The occasional Trumpology series of columns are informed by my 40 years of experience as a clinical social worker and psychotherapist (not a psychiatrist like Lucy in the drawing) and my understanding of psychiatric diagnosis, psychology, and psychopathology as applied to Donald Trump who I consider to be a sadistic impulsive malignant narcissist.
Non-therapists throw around words like nuts and unhinged to describe Donald Trump. Therapists like me get can, if they choose to do so, get more technical. Whether one has the clinical training and acumen to make a diagnosis based on far more information than a psychotherapists could ever get in a face-to-face assessment of a patient, or one just has common sense unsullied by bias and gullibility doesn’t really matter. Trump’s behavior demonstrates that he is too impulsive, unstable, and irrational to be president.
I have had referrals to conduct fitness for return to duty evaluations for police officers who went through traumatic incidents, but I am not an expert. Psychiatrist Steven Buser is an expert on this kind of assessment. He works for the United States Air Force where one of his responsibilities is evaluating the mental stability of airmen who handle nuclear weapons, using the standards laid out in what is called the Nuclear Personnel Reliability Program which has the following criteria:
Only those personnel who have demonstrated the highest degree of individual reliability for allegiance, trustworthiness, conduct, behavior, and responsibility shall be allowed to perform duties associated with nuclear weapons, and they shall be continuously evaluated for adherence to PRP standards. The PRP evaluates many aspects of the individual’s work life and home life. Any disruption of these, or severe deviation from an established norm would be cause to deny access. The denial might be temporary or permanent.
In a Jan. 17, 2018 New York Times OpEd “Would the Air Force Let Airman Trump Near a Nuclear Weapon?” (readable without subscription) he wrote:
I have not had the opportunity to examine the president personally, but warning signs abound. What if I had reliable outside information that Airman Trump displayed erratic emotions? That I saw very clearly that he was engaging in cyberbullying on Twitter? That he had repeatedly made untruthful or highly distorted statements? That his language implied he engaged in sexually abusive behavior? That he appeared paranoid about being surveilled or persecuted by others, that he frequently disregarded or violated the rights of others?
In the process of searching for new references to Trump’s mental instability I came across an old reference to myself which I forgot about in the website Ethics Alarm which is published by Jack Marshall. He is an ethicist, which he notes means he makes his living teaching, consulting, speaking and writing about ethics. He is a lawyer, and the president of ProEthics, Ltd. (Reference)
His Aug. 9, 2016 article “Is the Goldwater Rule necessary” was published a few days after I posted “The Never-ending Controversy About Diagnosing Donald Trump” on Daily Kos.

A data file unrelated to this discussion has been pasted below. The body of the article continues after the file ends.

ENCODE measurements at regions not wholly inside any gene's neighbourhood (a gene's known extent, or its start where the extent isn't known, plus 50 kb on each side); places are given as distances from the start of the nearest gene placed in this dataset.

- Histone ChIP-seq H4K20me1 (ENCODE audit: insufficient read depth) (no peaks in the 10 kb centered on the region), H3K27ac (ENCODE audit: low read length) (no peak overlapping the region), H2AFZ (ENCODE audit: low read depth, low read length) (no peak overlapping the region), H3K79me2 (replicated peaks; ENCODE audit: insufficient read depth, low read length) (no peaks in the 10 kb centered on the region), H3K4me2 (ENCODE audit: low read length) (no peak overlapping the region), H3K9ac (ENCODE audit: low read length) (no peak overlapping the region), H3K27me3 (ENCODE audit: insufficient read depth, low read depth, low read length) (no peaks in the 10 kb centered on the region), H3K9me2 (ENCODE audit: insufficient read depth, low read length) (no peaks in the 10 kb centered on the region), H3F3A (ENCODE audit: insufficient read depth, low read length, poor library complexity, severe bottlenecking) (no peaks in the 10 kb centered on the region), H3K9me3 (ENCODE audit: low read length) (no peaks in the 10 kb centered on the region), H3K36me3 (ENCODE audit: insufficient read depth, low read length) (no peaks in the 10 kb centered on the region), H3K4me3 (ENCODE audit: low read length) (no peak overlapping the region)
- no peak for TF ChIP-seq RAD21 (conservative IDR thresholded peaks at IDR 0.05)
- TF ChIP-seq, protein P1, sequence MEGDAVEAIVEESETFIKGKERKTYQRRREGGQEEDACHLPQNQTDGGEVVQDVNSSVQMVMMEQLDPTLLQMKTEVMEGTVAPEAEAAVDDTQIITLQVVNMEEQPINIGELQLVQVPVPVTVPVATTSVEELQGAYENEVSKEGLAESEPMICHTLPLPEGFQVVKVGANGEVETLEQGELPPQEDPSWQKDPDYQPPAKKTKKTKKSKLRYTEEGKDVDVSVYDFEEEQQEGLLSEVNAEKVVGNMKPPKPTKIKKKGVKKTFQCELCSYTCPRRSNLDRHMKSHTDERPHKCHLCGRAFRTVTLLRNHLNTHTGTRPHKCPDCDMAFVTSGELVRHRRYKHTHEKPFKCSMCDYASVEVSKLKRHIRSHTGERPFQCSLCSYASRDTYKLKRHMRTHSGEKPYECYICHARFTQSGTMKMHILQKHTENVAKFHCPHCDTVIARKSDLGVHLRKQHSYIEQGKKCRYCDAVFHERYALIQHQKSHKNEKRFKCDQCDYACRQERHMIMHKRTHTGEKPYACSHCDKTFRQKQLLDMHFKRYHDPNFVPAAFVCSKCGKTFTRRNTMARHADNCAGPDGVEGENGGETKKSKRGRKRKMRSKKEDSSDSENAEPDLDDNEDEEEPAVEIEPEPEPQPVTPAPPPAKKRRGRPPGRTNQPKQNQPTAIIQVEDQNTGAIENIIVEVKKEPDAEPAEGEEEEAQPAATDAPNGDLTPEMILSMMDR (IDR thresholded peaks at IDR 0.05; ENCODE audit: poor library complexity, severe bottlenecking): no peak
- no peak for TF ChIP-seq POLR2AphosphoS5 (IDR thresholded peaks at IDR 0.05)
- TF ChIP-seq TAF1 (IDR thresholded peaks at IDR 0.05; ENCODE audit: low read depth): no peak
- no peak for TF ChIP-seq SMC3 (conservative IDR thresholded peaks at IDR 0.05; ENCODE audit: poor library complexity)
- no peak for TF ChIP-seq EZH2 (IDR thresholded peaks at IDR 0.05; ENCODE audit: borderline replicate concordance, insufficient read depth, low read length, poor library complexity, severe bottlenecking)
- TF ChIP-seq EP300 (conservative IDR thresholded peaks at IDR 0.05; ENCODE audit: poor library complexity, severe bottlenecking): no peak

Trump is a narcissist. I’m no psychiatric professional, but diagnosing Trump as a narcissist takes no more expertise than diagnosing a guy who dresses as Scarlet O’Hara and talks to himself while he wanders through Times Square with a dead goose strapped to his head as “nuts.” Hal Brown argues at the Daily Kos that reviewing the symptoms of narcissistic personality disorder (NPD) , applying them to Trump and suggesting that having certain of them to the level he does precludes him from being fit to be president isn’t unethical at all. Brown, who is a clinician, cites two typical descriptions of the disorder…
In taking a new look at what Marshall wrote I want to add emphasis to a few words which he decided to quote: “reviewing the symptoms of narcissistic personality disorder (NPD) , applying them to Trump and suggesting that having certain of them to the level he does precludes him from being fit to be president….”
Since writing the article in Daily Kos I have revised my diagnostic assessment of Donald Trump because he meets every criteria for being a malignant narcissist.
Wikipedia explains that “a notable difference between “narcissists” and “malignant narcissists” is the “feature of sadism, or the gratuitous enjoyment of the pain of others. A narcissist will deliberately damage other people in pursuit of their own selfish desires, but may regret and will in some circumstances show remorse for doing so, while a malignant narcissist will harm others and enjoy doing so, showing little empathy or regret for the damage they have caused.”
Malignant is one of the most frightening words many of us have ever heard. It usually refers to cancer which has spread and may be life-threatening. When the preface malignant is applied to the word narcissism it describes Donald Trump.
That is besides the point. Whether he was a police officer being evaluated as to whether he was ready to get his badge and gun back, or an Air Force officer responsible to launching nuclear weapons, Trump is not currently fit to be president. A responsible clinician would require him to undergo psychotherapy before being given a clean bill of health to get his nuclear button back.
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